It is both a rainy weekend and a travel weekend as I write this at midday from the Rochester, NY, airport. I’ve managed to get a bit more done on the porch since last weekend and I can feel it starting to wind down. Nevertheless, I do need to get in the hours to finish the work and the wet weather hasn’t helped.
As you can see in the photo, I’ve completed the lattice work under the porch and steps, though only for this downhill side. I’ve got the wood strips cut for the other side, but I need to prime and prepaint them before making the lattice. Since I won’t be getting back from Europe until Friday, this means next Sunday at the earliest. I’ve also cut the rough blanks for the spindles for the railings over the steps. If all goes well, the porch should be finished by the end of the weekend after next.
The strips for lattice were cut out of 2×4 pine. Each strip is 3/8 inch in thickness, so I can get 7 strips from each 2×4. In case you were wondering, each 2x4x8 cost about $3, so this is a fairly economical way of getting the lattice, though it is quite labor intensive. If you look carefully, you can see that I built the lattice with the strips running vertically and horizontally rather than diagonally. This is a more classic look and I think goes more nicely with the rest of the house.
Pressure treated diagonal lattice is so widely used in decks that I wanted to visually distinguish this work, especially since I went to the trouble of building it myself. Also, the PT stuff you buy at the home center is often very rough, made of lousy wood, and is not held together very well. For example, the home center lattice often has staples every few intersections. For this lattice, I used brass plated 5/8 inch nails at every intersection.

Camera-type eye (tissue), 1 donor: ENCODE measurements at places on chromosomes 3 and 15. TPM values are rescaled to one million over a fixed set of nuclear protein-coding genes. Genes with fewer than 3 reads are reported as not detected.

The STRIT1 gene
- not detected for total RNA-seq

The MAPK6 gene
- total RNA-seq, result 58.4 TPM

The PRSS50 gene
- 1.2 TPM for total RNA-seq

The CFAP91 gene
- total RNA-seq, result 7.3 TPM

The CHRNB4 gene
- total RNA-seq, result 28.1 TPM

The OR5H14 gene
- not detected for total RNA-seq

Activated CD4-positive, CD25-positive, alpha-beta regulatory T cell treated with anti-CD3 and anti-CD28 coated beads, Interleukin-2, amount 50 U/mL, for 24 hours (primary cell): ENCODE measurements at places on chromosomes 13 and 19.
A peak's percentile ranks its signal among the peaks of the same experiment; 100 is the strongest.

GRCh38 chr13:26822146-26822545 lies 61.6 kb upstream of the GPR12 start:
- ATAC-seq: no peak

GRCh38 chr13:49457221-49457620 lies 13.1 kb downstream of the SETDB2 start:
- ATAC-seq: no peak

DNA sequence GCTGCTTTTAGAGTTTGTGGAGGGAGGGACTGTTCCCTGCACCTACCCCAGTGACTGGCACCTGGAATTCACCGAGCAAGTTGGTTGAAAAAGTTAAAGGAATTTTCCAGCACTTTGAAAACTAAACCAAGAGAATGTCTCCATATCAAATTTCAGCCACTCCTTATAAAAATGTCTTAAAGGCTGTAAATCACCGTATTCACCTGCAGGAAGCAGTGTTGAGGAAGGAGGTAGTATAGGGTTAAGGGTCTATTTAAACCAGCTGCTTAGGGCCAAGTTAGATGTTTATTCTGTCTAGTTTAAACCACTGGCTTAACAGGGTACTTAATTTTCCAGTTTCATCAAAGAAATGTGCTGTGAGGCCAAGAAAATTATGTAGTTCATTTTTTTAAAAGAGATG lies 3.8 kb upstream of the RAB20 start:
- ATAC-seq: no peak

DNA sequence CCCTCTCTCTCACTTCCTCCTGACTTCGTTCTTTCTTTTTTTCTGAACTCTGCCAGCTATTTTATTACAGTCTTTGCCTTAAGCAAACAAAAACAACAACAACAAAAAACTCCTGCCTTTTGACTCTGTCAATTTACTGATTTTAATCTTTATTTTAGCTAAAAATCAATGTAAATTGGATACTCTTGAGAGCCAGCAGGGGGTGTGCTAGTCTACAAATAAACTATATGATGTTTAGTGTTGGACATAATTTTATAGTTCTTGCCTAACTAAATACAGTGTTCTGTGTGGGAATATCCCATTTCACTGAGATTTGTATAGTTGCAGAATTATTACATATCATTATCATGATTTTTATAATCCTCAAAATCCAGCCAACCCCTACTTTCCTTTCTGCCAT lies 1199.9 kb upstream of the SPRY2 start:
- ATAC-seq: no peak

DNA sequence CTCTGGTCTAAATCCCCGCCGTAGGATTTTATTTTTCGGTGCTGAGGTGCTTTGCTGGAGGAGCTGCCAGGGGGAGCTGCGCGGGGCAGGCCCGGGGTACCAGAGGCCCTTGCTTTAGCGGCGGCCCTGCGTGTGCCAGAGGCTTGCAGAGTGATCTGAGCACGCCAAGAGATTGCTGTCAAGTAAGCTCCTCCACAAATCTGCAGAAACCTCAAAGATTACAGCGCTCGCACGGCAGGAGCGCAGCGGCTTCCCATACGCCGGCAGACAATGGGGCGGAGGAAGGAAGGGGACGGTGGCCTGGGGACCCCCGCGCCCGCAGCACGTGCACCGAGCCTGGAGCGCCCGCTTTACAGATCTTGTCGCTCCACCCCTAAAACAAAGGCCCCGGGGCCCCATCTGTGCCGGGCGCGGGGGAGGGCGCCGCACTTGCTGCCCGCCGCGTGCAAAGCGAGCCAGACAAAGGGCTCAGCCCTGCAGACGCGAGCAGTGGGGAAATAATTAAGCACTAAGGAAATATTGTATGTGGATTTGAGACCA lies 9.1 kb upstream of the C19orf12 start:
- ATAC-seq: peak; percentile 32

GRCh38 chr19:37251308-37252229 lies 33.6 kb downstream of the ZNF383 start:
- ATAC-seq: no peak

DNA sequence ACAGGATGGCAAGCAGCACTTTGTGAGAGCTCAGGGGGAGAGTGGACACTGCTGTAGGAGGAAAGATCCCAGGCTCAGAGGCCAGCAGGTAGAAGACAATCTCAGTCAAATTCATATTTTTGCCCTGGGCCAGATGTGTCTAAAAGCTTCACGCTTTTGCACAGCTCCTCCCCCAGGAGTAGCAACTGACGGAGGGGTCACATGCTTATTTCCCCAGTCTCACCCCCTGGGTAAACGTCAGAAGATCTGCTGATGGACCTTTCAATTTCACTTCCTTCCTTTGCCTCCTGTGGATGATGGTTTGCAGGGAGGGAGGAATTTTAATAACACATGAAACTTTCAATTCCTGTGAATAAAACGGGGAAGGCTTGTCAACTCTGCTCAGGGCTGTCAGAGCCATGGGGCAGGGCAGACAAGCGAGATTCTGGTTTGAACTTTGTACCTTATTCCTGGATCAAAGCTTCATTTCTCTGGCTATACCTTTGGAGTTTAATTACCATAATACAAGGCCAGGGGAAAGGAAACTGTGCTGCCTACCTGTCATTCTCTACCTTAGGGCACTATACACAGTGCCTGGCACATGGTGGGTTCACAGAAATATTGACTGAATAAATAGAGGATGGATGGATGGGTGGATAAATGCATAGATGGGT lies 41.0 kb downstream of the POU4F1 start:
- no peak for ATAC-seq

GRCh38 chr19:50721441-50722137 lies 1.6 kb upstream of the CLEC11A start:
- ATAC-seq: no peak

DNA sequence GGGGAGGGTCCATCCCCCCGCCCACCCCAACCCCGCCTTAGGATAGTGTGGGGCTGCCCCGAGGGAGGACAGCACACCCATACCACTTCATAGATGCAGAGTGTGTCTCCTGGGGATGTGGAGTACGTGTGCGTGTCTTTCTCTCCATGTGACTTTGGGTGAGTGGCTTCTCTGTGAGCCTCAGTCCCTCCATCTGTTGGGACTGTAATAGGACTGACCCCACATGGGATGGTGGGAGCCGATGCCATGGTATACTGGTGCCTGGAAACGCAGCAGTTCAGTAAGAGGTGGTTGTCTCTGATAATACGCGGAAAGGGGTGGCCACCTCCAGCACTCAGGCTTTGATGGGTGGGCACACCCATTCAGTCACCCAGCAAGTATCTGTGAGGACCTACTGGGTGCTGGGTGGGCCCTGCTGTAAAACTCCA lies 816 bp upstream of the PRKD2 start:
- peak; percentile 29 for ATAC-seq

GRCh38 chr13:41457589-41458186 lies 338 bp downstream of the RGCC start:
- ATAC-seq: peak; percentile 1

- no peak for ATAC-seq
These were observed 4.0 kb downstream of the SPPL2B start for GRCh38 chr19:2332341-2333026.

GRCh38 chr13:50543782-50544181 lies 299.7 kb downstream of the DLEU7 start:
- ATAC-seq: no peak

I completely prepainted the lattice strips before construction so that the final result would look neater but also because of the added weather protection. Throughout the construction of the porch I’ve made sure to preprime and prepaint wood to try to prevent future rot. This has been a fun project, but I don’t want to redo parts of it any time soon.
Some parts of the porch have now received two coats of finish paint, though there are still areas that need their first coat over the primer. I’ve invested in a few small paintbrushes to do the final fixing where I’ve overpainted a bit too much.
There are three reasons why I did this downhill lattice first: 1) I have some landscaping to do in the garden next to the porch and I want to be able to get to it before we get too much later in the season, 2) there is more lattice to do here, so now I am more than 50% finished with this part of the job, 3) if I had screwed up, the result would be less visible because of the vine and other vegetation. Regarding #3, I didn’t screw up but I also probably would have redone it until it was right. As I mentioned above, it would not have been expensive to redo it, but it would have taken more time than I would have liked.